Skilled nursing providers looking for a simple answer to how managed care plans will react to the new Medicare payment model will likely have to face an inconvenient truth: It’s complicated.
Private Medicare Advantage insurers didn’t have to follow the old Resource Utilization Group (RUG) model when deciding how to reimburse for skilled nursing services, and they don’t have to abide by the new Patient-Driven Payment Model (PDPM), either. Some will and some won’t, and it’s up to each operator to seek and receive firm answers from their managed-care partners.
“Bottom line: MA plans can do whatever they want,” Marc Zimmet, president of Zimmet Healthcare Services Group, told SNN.
In his experience so far, the proactive plans — ones that have directly reached out to their skilled nursing partners about the change — are the insurers switching to a new, non-RUG system, whether it’s based on levels of care, a percentage of the PDPM rate, or a flat blended rate. But many plans still hadn’t offered hints as to their intentions as of last week, Zimmet said, prompting him to recommend that clients “play defensively” by continuing to maintain RUG-based schedules for their managed care patients until receiving formal word.
Anne Tumlinson, CEO of consulting firm Anne Tumlinson Innovations, said many managed care plans simply aren’t ready to make the jump into PDPM, and will likely continue to play by whatever pre-October 1 rules they observed until their leaders sort out a post-PDPM strategy.
“Eventually, some of them may migrate and if they do, the precise methodology will likely vary by payer,” Tumlinson said.
Public-private Medicare Advantage plans have gobbled up an increasing share of the Medicare marketplace, with the Centers for Medicare & Medicaid Services (CMS) projecting penetration of around 40% of all eligible beneficiaries in the coming 2020 plan year. At the same time, CMS also announced the rollout of 600 more plan options for seniors nationwide next year, with an average boost of six additional choices per market.
From the consumer perspective, Medicare Advantage offers concrete benefits — such as expanded coverage of prescription drugs and specialty services — that have driven adoption rates among seniors. But for post-acute providers such as skilled nursing facilities, the model has multiple drawbacks, from lower per-day reimbursement rates to a pressure to shorten lengths of stay and send residents to the lower-cost home setting more quickly.
Those differences extend into PDPM, causing confusion on the ground as operators attempt to adapt to the new Medicare system without running into managed care reimbursement problems. For Jeannie McCabe, vice president of quality and analytics at the Florida-based Catholic Health Services, uncertainty arose around the use of HIPPS codes on the bills that the provider submits to its managed care partners.
Starting in 2014, CMS began requiring the codes, based on the RUG system, on all managed care invoices — and during that transition period, Catholic Health Services received some rejections for bills that didn’t include that information.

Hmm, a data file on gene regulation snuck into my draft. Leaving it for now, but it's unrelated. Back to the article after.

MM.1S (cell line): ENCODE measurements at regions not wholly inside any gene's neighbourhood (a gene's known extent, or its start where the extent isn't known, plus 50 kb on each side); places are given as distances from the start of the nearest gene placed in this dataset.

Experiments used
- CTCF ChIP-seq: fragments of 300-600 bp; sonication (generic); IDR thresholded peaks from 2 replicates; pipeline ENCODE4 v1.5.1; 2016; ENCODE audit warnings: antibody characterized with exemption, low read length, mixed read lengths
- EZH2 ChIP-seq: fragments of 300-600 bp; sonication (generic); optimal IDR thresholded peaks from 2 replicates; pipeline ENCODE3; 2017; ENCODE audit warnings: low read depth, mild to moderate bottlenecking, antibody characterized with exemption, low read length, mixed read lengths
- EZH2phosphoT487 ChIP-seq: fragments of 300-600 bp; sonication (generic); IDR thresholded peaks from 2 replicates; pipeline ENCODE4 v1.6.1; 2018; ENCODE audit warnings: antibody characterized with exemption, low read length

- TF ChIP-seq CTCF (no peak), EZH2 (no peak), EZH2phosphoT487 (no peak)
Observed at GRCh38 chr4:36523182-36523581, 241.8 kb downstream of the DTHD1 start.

But there was little clarity on how managed care plans intended to handle the RUG-to-PDPM switch, and last week, Catholic Health Services made the executive decision to switch to a PDPM-based coding strategy for its managed care bills, while still recording the RUG-based codes to ensure full compliance.
Fortunately for Catholic Health Services — and the skilled nursing industry at large — CMS released updated guidance at the end of last week, indicating that both SNFs and their managed care partners could use either a RUG- or PDPM-based code moving forward.
“In order to allow providers and Medicare Advantage Organizations (MAOs) maximum flexibility in the submission of HIPPS codes on encounter data, CMS will accept the existing HIPPS codes as well as the new HIPPS codes,” Jennifer Shapiro, acting director of CMS’s Medicare Plan Payment Group, wrote in a memo dated September 26.
Guidance Care HMO spent the lead-up to PDPM calling Medicare Advantage plans in their clients’ marketplaces in search of firm answers — and discovered some patterns in the process.
“All of the major ones, the ones that run on a national level, are doing the same thing across the board,” Shimy Steinberg, chief marketing officer at the Lakewood, N.J.-based managed care consulting firm, told SNN.
That same thing is adopting PDPM, and those major players include heavyweights such as UnitedHealthcare, Aetna, Humana, Blue Cross Blue Shield, and Anthem. Some insurers — primarily Humana Military, which administers the Tricare East plan for veterans — have confirmed that they will not be following PDPM, and their reimbursement methods will continue to follow the RUG system, according to GCHMO’s research.
Still others, such as Cigna Healthspring, had not provided firm guidance as of last week.
But even with a mountain of research, making a blanket statement can be difficult: Blue Cross Blue Shield of Illinois and Blue Cross Blue Shield of Tennessee, for instance, confirmed plans to adopt PDPM, while Blue Cross Blue Shield of Texas remained undecided.
So until the dust settles on PDPM and managed care, it’s likely wise for skilled nursing operators to take a proactive approach in determining each of their managed care partners’ intentions, and not make any assumptions that could result in missed payments.
“This is very much a payer-by-payer thing — nothing uniform about it,” Tumlinson said.